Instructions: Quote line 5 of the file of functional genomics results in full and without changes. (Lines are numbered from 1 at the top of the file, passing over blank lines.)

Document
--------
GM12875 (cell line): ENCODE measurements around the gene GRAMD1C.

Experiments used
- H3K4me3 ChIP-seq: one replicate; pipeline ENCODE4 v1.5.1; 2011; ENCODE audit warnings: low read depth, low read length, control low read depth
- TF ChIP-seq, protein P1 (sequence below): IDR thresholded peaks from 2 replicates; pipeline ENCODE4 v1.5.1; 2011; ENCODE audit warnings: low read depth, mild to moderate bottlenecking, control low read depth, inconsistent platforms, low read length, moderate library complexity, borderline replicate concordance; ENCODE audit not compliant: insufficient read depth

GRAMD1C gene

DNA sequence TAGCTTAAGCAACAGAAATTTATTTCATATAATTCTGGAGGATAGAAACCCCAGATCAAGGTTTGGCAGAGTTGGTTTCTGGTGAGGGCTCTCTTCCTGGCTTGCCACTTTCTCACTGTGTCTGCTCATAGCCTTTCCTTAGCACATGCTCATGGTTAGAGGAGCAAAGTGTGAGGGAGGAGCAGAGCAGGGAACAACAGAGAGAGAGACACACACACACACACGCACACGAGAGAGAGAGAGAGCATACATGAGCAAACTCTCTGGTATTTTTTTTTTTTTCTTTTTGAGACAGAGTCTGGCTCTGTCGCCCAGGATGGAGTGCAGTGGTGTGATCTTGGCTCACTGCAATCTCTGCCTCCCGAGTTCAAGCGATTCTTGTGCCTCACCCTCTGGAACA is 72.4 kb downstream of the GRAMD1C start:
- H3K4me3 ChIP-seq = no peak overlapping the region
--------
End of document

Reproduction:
GRAMD1C gene